I'm going to add another voice to "well I guess it's nice if you happen to own that particular brand of proprietary hardware, but the rest of us consider it a waste of time".
OvermindDL1 wrote:I use Corsair RGB keyboard/mice and Phillips surrounding lighting, so I doubt this will work with any of those...
Can you 'please' make a way to call a secondary custom program that is fed data via stdin of what colors should be set at any given location with a documented interface? This will make it utterly trivial on linux to let Factorio plug in to any system, especially as controlling the colors of the Corsair stuff on Linux is as simple as just sending simple text formatted data commands to the appropriate device calls, and controlling the Phillips surround lighting is as simple as just sending formatted data to the appropriate local TCP pipe, setting up all this in Factorio is overkill, and focusing just on Razer stuff (which had absolutely no official linux support last I saw so I doubt your code will work here) is kind of blegh, however just sending the appropriate color commands to a secondary program that the user can specify would allow anyone to hook into anything they want (and even over time perhaps more features could be added such as controlling the phillips fans, vibration bars, etc...).
If such an interface were made I'd happily make the Corsair and Phillips programs (if anyone even still uses this phillips ambx stuff, though I know many use Corsair things) and put it up on github for any linux users to use it with. I even have a Razer Naga with color controls here and I could figure out how to plug into it as well or accept PR's for it.
It would be *awesome* to write a program to listen to stdin for events happening in the game and be able to do things like appropriate lighting effects on the phillips lights and keyboard with ripples and waves and all such. In addition to writing the code and putting up on github I'll take a movie of it in action as well. In addition I could turn on the fans based on, say, life level, and the vibration bar when under attack (in addition to lighting effects and ripples and such). That would be quite nicely immersive and a good example of what a generic 'game event' interface could do instead of just a single-manufacturer's lights. ^.^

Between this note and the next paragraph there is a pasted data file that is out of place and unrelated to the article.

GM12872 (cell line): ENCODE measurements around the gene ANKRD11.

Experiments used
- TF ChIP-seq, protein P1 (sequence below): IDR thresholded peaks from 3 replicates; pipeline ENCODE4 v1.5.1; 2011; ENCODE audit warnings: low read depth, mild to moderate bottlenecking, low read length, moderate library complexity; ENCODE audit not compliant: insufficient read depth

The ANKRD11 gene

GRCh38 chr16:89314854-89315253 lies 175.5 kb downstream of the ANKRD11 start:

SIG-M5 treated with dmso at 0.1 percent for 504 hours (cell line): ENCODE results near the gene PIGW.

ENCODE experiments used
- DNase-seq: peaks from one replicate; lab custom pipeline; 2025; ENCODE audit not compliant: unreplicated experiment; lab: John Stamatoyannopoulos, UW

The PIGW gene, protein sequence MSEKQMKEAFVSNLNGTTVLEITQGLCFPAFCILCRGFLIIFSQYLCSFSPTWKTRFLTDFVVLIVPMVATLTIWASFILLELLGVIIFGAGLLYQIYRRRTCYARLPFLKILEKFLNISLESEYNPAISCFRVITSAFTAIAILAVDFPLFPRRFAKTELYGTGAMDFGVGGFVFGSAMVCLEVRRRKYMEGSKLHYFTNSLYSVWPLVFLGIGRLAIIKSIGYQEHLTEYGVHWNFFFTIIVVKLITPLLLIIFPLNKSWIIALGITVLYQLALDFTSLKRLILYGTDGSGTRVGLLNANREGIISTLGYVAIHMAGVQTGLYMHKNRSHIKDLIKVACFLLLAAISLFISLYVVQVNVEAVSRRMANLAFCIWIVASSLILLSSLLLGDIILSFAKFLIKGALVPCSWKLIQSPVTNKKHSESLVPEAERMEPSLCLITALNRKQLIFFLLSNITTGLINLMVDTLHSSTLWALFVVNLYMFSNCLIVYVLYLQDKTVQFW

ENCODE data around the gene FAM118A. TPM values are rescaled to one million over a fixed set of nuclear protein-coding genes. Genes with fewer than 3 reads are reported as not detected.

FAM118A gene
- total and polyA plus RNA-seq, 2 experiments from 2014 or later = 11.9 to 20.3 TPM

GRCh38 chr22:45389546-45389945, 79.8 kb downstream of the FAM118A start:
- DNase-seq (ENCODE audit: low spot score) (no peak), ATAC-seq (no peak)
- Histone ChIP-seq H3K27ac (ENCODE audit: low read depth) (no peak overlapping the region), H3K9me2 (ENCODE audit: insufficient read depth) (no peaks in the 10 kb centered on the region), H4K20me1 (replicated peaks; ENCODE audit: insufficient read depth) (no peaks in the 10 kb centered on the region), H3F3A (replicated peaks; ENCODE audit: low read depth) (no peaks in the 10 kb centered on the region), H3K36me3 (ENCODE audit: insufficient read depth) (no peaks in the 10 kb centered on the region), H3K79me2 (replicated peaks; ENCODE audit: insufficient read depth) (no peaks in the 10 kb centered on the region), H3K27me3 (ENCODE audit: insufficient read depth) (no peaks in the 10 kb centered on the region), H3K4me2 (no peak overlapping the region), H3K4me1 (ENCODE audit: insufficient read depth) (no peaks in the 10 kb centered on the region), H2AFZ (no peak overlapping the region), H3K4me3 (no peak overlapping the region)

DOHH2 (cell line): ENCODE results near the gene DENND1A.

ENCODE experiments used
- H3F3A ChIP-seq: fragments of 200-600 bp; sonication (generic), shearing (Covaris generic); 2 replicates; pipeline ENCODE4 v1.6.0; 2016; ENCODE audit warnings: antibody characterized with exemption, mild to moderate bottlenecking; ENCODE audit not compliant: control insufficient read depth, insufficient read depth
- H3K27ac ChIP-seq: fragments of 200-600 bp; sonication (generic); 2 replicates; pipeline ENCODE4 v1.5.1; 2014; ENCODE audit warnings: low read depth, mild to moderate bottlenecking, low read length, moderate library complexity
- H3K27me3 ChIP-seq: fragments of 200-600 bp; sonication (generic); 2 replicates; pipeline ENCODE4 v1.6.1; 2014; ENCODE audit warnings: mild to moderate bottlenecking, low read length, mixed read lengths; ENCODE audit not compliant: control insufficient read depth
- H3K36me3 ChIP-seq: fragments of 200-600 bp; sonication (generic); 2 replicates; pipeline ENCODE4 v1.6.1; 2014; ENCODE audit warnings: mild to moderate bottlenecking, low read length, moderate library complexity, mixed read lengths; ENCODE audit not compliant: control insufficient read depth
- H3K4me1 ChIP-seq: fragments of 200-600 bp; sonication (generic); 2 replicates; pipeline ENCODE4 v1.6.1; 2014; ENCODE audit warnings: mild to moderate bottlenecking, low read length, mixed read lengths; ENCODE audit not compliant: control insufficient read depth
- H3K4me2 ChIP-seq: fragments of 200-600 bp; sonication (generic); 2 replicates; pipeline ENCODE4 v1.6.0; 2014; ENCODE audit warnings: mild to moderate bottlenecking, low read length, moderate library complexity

(Plus I really *really* hate proprietary, single-platform interfaces, and Razer's community-built linux drivers are a bit more... troublesome than anyone else's, because Razer does a lot of stupid stuff in their USB protocols...)
That would be nice.
This is a simplified explanation. The main problem is input and output - which is a fundamental part of programming - e.g. where can we get data and where does it go, every kind of program has these properties. The existing factorio API is designed for mods, a kind of program. The input of mods is the factorio API and the output of mods is the factorio API. For a lot of reasons (user safety and security, stability, etc), mods are designed to be limited to just that. The factorio API isn't (currently) available - for a lot of good reasons - to any other kinds of programs.
However the keyboard and mouse are both controlled by the operating system and it's drivers (e.g. the output and input of the operating system is the hardware itself and the user space programs it runs). At the very least the output of any program that messes with the lighting needs access to the "user space" (kinda like an API; but different and more complicated) of the operating system, this rules out mods. The stdin/stdout stuff described above is one way of providing factorio information as part of user space; alternatively they could wrap parts of the API in a way that it would be accessible to user space programs.
Which is the point at which I said to myself, "wait a second, clusterio somehow transfers data.. how do they do that?". Any
way that a mod could use to get data out of Factorio could be used to build an API like this. It might be super cumbersome, but it should at least be possible.
It turns out that the answer is game.write_file
. From that, I present a whopping 21-line proof-of-concept mod Health Report
. It continuously keeps a file, `script-output/health.txt` updated with your current health. That's all.
I'm not saying that a non-disk-based IPC interface wouldn't be better, but we can
do this with the current tools.